Saturday, June 28, 2014

Alaska Day 12: Tlinglit Culture in Wrangell

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We woke up in the pre-dawn hours to take in the sights as we sailed along the Wrangell Narrows past Petersburg - a quaint, upscale Norwegian fishing village - on our way to Wrangell to disembark from the boat for half a day of site seeing in the small Tlinglit community. The first thing we did after disembarking was hit up every single store (all six of them) in the main part of town to try to buy a new point & shoot camera. Alas, not one store stocked a single camera. Some said that we were the second people that week to ask about a camera but with cell phones, most people in the community don't even want cameras anymore. I understood their plight, but was still bummed by my own. I brought my wonky Olympus along just in case I could get it to work. While I was able to get a couple of pictures throughout the day they were nothing worth showing.

After our shopping failure, we met up with other folks from the boat and made our way to Chief Shakes Tribal House, a newly rebuilt and re-dedicated Tlinglit log house on Shakes Island. At the house, we learned about the restoration of the building, the education efforts taken on by the tribal elders, and the history and lineage of the tribe. It's heartwarming to see a community so knowledgeable about their history, and so committed to preserving its heritage, but at the same time, it was a sober reminder of the treatment our native populations faced and how hard it is to bounce back from that.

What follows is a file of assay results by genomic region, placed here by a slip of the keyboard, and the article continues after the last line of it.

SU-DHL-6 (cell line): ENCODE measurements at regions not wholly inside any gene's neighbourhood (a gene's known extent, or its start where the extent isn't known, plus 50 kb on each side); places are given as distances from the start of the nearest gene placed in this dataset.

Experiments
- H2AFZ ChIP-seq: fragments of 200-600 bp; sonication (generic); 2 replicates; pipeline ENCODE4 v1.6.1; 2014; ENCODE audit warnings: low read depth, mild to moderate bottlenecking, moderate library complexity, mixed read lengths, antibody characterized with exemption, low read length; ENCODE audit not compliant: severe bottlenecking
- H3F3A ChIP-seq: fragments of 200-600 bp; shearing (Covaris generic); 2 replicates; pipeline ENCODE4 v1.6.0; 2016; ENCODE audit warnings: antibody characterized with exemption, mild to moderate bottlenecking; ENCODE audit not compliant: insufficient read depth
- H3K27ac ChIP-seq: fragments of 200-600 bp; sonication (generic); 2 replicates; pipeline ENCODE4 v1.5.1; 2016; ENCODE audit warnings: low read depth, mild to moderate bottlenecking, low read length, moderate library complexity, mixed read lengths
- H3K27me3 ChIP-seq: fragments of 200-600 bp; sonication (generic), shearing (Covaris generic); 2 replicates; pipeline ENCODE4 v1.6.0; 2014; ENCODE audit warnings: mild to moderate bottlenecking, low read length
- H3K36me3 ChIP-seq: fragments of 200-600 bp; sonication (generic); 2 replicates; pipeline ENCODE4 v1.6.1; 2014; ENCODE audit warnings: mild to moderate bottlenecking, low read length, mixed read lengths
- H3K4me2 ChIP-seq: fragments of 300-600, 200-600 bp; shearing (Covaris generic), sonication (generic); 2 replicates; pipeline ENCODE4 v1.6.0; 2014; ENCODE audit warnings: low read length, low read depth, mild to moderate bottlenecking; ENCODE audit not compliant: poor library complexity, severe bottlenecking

We also visited the Wrangell history center where we learned more about the history of Wrangell, and got to pet the various animal pelts. I don't know why, but apparently I am very allergic to wolverine fur. Who knew?

Another interesting thing about Wrangell is its garnet mines. The story goes that back in the day (I'm specific, no?) two sisters had a garnet mine. When they died, they willed it to the children of Wrangell. The proceeds from the sales of these garnets goes to an education fund for the children. Sometimes, depending on when you visit the town, the children will be down at the dock selling the garnets. Alas, we were there while the kids were still in school, so Alan ended up buying a garnet for his mom at the visitor center.

Back on the boat, we left Wrangell and made our way out to Behm Canal. We had been told that if we were going to see orca on this particular trip this would be the best place for such a site. Alas, it was not to be. We spent some time up in the captain's wheelhouse - Un-Cruise has an open bridge policy - as we kept a look out, and that was nice because it was much warmer and dryer up there than out on deck.